Across the Corn Belt, showers and thunderstorms across are providing beneficial moisture for immature summer crops across the far upper Midwest, including North Dakota and parts of Minnesota. Across much of the remainder of the Midwest, however, persistent dryness and increasingly hot conditions are maintaining significant stress on pastures and immature corn and soybeans.
On the Plains, precipitation is confined to the northern tier of the region, including parts of Montana and North Dakota. The northern Plains’ rain is slowing late-season spring wheat harvesting efforts. Meanwhile, hot, dry weather on the central and southern Plains favors fieldwork but is maintaining stress on rangeland, pastures, and immature summer crops in areas with inadequate soil moisture reserves.
In the South, warm, mostly dry weather continues to promote summer crop maturation and harvesting. Conditions have improved in the Southeast, following a wet summer, but drought is gradually expanding and intensifying from the western Gulf Coast region into the lower Mississippi Valley.
In the West, showery weather from Arizona to southeastern Wyoming contrasts with hot, dry weather in the Pacific Coast States and the northern Rockies.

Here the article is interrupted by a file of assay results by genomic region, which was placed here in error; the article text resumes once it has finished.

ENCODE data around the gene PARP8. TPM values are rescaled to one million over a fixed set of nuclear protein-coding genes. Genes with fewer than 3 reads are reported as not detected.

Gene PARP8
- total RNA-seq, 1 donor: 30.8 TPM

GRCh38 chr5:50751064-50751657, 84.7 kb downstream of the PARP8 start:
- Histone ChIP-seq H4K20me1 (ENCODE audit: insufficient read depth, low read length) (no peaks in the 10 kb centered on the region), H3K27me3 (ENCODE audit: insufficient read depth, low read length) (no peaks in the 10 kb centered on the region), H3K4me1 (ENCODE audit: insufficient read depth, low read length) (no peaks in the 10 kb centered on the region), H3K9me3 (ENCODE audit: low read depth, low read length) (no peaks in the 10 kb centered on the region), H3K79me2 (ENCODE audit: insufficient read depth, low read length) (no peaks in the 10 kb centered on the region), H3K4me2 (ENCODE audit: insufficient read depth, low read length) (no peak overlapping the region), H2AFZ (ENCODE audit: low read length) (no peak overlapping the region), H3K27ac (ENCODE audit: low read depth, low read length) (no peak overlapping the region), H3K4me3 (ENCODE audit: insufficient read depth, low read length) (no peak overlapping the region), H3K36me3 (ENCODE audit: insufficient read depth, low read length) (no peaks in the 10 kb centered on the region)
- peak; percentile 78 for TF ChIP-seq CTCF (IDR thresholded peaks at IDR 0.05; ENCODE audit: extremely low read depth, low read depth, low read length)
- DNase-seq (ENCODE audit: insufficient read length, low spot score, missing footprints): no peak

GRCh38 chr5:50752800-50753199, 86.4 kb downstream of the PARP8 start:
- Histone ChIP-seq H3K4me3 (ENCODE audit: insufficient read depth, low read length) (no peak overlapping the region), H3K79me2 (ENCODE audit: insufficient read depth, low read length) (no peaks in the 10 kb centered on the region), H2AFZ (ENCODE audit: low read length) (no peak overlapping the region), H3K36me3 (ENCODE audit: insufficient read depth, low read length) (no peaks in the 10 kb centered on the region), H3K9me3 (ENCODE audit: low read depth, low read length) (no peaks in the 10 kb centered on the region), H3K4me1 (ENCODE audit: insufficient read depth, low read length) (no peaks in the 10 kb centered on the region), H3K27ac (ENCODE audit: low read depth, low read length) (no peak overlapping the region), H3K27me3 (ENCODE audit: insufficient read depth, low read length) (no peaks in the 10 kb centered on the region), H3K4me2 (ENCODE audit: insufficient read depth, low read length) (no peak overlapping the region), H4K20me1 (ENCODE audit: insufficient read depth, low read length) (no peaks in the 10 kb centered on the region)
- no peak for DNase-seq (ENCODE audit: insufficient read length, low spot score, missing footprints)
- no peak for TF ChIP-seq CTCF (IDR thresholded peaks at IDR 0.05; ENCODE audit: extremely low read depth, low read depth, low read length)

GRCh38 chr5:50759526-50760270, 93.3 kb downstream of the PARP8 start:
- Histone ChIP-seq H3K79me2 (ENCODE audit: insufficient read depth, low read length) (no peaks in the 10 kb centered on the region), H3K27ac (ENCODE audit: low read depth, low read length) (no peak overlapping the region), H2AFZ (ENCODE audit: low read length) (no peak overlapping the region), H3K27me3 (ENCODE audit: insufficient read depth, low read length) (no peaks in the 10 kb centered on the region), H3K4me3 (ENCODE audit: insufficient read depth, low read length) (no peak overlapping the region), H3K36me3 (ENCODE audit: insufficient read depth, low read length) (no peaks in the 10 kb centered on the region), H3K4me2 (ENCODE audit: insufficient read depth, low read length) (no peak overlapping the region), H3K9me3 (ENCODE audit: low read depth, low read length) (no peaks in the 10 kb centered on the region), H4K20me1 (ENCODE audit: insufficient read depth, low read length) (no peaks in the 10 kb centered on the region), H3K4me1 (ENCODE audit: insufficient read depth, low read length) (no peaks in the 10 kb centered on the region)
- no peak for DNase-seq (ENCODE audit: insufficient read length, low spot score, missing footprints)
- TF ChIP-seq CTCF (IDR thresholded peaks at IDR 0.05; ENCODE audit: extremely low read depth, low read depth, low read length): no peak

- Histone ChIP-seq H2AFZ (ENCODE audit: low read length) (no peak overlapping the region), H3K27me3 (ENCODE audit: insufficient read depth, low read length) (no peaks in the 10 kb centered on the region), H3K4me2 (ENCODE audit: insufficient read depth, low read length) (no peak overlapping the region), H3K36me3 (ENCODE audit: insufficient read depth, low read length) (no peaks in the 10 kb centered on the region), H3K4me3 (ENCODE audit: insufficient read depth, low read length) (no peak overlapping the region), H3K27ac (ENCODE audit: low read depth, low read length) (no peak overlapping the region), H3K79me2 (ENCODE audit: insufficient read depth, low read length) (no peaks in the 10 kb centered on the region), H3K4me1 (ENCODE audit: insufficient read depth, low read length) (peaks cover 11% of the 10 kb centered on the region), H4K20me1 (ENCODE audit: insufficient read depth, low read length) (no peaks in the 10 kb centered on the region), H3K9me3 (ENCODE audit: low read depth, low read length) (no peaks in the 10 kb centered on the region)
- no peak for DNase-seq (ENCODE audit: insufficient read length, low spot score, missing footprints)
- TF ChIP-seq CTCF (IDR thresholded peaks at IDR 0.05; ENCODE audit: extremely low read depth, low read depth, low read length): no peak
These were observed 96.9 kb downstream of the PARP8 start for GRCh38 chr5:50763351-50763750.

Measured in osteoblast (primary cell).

A robust, late-season monsoon circulation will continue to funnel tropical moisture into the Southwest. As a result, 5-day rainfall totals of 2 to 4 inches in the Four Corners States could trigger flash flooding. Some of the Rain will spill across the central Rockies onto the central High Plains, where as much as 1 to 3 inches could occur. Most of the remainder of the U.S. will receive little or no rain, except for 1- to 3-inch totals in southern sections of Florida and Texas, as well as the nation’s northern tier from the upper Great Lakes region into New England. Meanwhile, late-season heat will continue to dominate much of the nation, except for rain-cooled conditions in the Southwest. Toward week’s end, however, markedly cooler air will arrive in the Great Lakes and Northeastern States.
The 6- to 10-day outlook calls for near- to above-normal temperatures nationwide and below-normal rainfall across the majority of the country. Wetter-than-normal weather will be limited to the Deep South and scattered areas from the Plains, westward.